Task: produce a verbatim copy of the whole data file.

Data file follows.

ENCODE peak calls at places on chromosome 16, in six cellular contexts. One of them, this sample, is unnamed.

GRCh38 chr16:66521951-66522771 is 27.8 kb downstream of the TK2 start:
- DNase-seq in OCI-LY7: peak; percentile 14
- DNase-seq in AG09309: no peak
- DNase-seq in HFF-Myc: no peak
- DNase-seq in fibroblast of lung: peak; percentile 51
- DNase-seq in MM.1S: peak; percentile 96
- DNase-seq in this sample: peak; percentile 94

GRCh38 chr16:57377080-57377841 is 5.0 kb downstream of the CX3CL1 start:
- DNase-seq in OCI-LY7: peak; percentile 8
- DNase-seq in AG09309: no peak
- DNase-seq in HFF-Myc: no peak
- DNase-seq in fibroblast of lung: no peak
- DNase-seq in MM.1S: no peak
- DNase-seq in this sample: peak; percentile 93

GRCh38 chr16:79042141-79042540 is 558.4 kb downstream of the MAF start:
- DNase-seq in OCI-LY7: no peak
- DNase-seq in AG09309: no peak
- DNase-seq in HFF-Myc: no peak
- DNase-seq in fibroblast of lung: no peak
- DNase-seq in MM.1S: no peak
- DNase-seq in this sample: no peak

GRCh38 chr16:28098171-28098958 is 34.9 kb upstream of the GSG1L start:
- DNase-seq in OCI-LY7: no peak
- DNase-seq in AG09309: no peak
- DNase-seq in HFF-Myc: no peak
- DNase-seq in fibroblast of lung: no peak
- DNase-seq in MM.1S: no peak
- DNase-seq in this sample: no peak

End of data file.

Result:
ENCODE peak calls at places on chromosome 16, in six cellular contexts. One of them, this sample, is unnamed.

GRCh38 chr16:66521951-66522771 is 27.8 kb downstream of the TK2 start:
- DNase-seq in OCI-LY7: peak; percentile 14
- DNase-seq in AG09309: no peak
- DNase-seq in HFF-Myc: no peak
- DNase-seq in fibroblast of lung: peak; percentile 51
- DNase-seq in MM.1S: peak; percentile 96
- DNase-seq in this sample: peak; percentile 94

GRCh38 chr16:57377080-57377841 is 5.0 kb downstream of the CX3CL1 start:
- DNase-seq in OCI-LY7: peak; percentile 8
- DNase-seq in AG09309: no peak
- DNase-seq in HFF-Myc: no peak
- DNase-seq in fibroblast of lung: no peak
- DNase-seq in MM.1S: no peak
- DNase-seq in this sample: peak; percentile 93

GRCh38 chr16:79042141-79042540 is 558.4 kb downstream of the MAF start:
- DNase-seq in OCI-LY7: no peak
- DNase-seq in AG09309: no peak
- DNase-seq in HFF-Myc: no peak
- DNase-seq in fibroblast of lung: no peak
- DNase-seq in MM.1S: no peak
- DNase-seq in this sample: no peak

GRCh38 chr16:28098171-28098958 is 34.9 kb upstream of the GSG1L start:
- DNase-seq in OCI-LY7: no peak
- DNase-seq in AG09309: no peak
- DNase-seq in HFF-Myc: no peak
- DNase-seq in fibroblast of lung: no peak
- DNase-seq in MM.1S: no peak
- DNase-seq in this sample: no peak